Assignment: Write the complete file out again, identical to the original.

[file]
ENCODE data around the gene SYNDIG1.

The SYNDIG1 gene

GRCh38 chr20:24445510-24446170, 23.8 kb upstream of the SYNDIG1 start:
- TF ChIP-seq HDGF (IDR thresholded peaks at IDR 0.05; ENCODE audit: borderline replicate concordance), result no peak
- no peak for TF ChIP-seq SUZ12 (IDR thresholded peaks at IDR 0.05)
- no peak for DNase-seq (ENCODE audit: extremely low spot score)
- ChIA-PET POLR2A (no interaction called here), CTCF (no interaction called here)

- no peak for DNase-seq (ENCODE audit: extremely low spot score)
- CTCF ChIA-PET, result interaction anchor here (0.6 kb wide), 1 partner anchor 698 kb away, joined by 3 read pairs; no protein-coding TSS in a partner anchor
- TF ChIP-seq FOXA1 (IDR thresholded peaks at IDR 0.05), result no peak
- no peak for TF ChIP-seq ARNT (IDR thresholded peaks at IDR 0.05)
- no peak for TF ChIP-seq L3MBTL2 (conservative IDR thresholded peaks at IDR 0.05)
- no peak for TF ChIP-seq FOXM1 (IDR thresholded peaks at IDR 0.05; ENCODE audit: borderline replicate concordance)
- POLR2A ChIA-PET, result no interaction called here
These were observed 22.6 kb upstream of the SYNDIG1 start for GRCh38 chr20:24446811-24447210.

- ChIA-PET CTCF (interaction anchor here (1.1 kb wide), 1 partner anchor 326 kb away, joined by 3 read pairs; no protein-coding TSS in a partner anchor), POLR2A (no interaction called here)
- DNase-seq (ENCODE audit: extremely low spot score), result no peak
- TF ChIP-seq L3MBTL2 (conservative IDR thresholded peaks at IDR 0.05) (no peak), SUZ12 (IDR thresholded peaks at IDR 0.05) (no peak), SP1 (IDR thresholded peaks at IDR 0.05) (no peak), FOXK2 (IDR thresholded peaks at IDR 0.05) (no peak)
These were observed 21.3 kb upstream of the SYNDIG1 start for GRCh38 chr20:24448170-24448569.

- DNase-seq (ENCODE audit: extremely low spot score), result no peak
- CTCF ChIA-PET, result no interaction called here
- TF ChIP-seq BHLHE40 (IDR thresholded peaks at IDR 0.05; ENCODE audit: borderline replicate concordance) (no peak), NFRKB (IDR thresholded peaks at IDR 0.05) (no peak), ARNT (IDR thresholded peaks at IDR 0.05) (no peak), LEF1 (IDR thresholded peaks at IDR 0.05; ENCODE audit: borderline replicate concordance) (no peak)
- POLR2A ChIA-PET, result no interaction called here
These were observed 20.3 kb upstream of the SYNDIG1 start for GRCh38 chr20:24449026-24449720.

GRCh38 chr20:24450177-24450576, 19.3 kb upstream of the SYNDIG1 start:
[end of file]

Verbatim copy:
ENCODE data around the gene SYNDIG1.

The SYNDIG1 gene

GRCh38 chr20:24445510-24446170, 23.8 kb upstream of the SYNDIG1 start:
- TF ChIP-seq HDGF (IDR thresholded peaks at IDR 0.05; ENCODE audit: borderline replicate concordance), result no peak
- no peak for TF ChIP-seq SUZ12 (IDR thresholded peaks at IDR 0.05)
- no peak for DNase-seq (ENCODE audit: extremely low spot score)
- ChIA-PET POLR2A (no interaction called here), CTCF (no interaction called here)

- no peak for DNase-seq (ENCODE audit: extremely low spot score)
- CTCF ChIA-PET, result interaction anchor here (0.6 kb wide), 1 partner anchor 698 kb away, joined by 3 read pairs; no protein-coding TSS in a partner anchor
- TF ChIP-seq FOXA1 (IDR thresholded peaks at IDR 0.05), result no peak
- no peak for TF ChIP-seq ARNT (IDR thresholded peaks at IDR 0.05)
- no peak for TF ChIP-seq L3MBTL2 (conservative IDR thresholded peaks at IDR 0.05)
- no peak for TF ChIP-seq FOXM1 (IDR thresholded peaks at IDR 0.05; ENCODE audit: borderline replicate concordance)
- POLR2A ChIA-PET, result no interaction called here
These were observed 22.6 kb upstream of the SYNDIG1 start for GRCh38 chr20:24446811-24447210.

- ChIA-PET CTCF (interaction anchor here (1.1 kb wide), 1 partner anchor 326 kb away, joined by 3 read pairs; no protein-coding TSS in a partner anchor), POLR2A (no interaction called here)
- DNase-seq (ENCODE audit: extremely low spot score), result no peak
- TF ChIP-seq L3MBTL2 (conservative IDR thresholded peaks at IDR 0.05) (no peak), SUZ12 (IDR thresholded peaks at IDR 0.05) (no peak), SP1 (IDR thresholded peaks at IDR 0.05) (no peak), FOXK2 (IDR thresholded peaks at IDR 0.05) (no peak)
These were observed 21.3 kb upstream of the SYNDIG1 start for GRCh38 chr20:24448170-24448569.

- DNase-seq (ENCODE audit: extremely low spot score), result no peak
- CTCF ChIA-PET, result no interaction called here
- TF ChIP-seq BHLHE40 (IDR thresholded peaks at IDR 0.05; ENCODE audit: borderline replicate concordance) (no peak), NFRKB (IDR thresholded peaks at IDR 0.05) (no peak), ARNT (IDR thresholded peaks at IDR 0.05) (no peak), LEF1 (IDR thresholded peaks at IDR 0.05; ENCODE audit: borderline replicate concordance) (no peak)
- POLR2A ChIA-PET, result no interaction called here
These were observed 20.3 kb upstream of the SYNDIG1 start for GRCh38 chr20:24449026-24449720.

GRCh38 chr20:24450177-24450576, 19.3 kb upstream of the SYNDIG1 start: